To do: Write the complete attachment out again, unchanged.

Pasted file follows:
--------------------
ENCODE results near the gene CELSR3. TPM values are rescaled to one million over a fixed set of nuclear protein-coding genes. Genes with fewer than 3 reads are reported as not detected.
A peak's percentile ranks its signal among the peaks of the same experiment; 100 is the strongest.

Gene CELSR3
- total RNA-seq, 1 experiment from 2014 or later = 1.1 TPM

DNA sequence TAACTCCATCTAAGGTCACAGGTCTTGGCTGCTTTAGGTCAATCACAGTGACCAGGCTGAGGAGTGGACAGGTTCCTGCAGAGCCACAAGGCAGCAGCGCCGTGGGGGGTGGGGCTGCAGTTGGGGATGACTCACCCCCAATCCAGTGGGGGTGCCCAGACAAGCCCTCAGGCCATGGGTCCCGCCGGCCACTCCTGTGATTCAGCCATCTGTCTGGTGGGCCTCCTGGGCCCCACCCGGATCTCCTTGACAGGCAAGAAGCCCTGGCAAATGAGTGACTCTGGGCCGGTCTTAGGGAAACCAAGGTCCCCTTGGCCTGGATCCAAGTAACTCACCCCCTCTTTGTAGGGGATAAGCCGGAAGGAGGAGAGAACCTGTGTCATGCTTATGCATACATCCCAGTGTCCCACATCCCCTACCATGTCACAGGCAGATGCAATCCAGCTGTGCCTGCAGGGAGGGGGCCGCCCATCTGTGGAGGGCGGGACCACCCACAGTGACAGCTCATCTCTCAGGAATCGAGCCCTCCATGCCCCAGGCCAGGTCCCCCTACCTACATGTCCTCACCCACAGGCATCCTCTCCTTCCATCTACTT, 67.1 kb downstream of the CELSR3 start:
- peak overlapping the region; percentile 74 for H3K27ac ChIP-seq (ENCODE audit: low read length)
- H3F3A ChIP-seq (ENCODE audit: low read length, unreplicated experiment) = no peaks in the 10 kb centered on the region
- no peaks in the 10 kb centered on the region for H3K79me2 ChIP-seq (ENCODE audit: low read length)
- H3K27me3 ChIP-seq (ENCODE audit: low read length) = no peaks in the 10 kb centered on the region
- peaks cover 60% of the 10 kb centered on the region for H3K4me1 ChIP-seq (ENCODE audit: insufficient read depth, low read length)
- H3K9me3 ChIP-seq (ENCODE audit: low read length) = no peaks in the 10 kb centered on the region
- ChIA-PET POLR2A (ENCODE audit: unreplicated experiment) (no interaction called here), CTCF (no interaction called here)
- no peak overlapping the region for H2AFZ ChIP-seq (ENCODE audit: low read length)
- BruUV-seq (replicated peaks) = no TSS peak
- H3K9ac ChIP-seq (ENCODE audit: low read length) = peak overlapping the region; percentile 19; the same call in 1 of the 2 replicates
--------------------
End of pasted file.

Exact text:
ENCODE results near the gene CELSR3. TPM values are rescaled to one million over a fixed set of nuclear protein-coding genes. Genes with fewer than 3 reads are reported as not detected.
A peak's percentile ranks its signal among the peaks of the same experiment; 100 is the strongest.

Gene CELSR3
- total RNA-seq, 1 experiment from 2014 or later = 1.1 TPM

DNA sequence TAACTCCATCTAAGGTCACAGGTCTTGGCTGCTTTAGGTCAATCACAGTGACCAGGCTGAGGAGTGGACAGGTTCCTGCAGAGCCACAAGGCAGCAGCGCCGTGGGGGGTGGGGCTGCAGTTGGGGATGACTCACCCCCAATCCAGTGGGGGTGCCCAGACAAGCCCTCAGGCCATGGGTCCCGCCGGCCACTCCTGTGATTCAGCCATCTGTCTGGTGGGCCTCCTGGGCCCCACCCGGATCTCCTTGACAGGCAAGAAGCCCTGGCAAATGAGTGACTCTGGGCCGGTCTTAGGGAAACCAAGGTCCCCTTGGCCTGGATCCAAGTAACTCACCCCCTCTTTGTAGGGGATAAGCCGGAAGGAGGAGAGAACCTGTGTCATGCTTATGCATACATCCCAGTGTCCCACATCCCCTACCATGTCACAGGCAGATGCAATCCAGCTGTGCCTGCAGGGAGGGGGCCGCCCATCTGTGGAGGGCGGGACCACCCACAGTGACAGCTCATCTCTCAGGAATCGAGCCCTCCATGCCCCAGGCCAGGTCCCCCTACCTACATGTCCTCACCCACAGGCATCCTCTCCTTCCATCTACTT, 67.1 kb downstream of the CELSR3 start:
- peak overlapping the region; percentile 74 for H3K27ac ChIP-seq (ENCODE audit: low read length)
- H3F3A ChIP-seq (ENCODE audit: low read length, unreplicated experiment) = no peaks in the 10 kb centered on the region
- no peaks in the 10 kb centered on the region for H3K79me2 ChIP-seq (ENCODE audit: low read length)
- H3K27me3 ChIP-seq (ENCODE audit: low read length) = no peaks in the 10 kb centered on the region
- peaks cover 60% of the 10 kb centered on the region for H3K4me1 ChIP-seq (ENCODE audit: insufficient read depth, low read length)
- H3K9me3 ChIP-seq (ENCODE audit: low read length) = no peaks in the 10 kb centered on the region
- ChIA-PET POLR2A (ENCODE audit: unreplicated experiment) (no interaction called here), CTCF (no interaction called here)
- no peak overlapping the region for H2AFZ ChIP-seq (ENCODE audit: low read length)
- BruUV-seq (replicated peaks) = no TSS peak
- H3K9ac ChIP-seq (ENCODE audit: low read length) = peak overlapping the region; percentile 19; the same call in 1 of the 2 replicates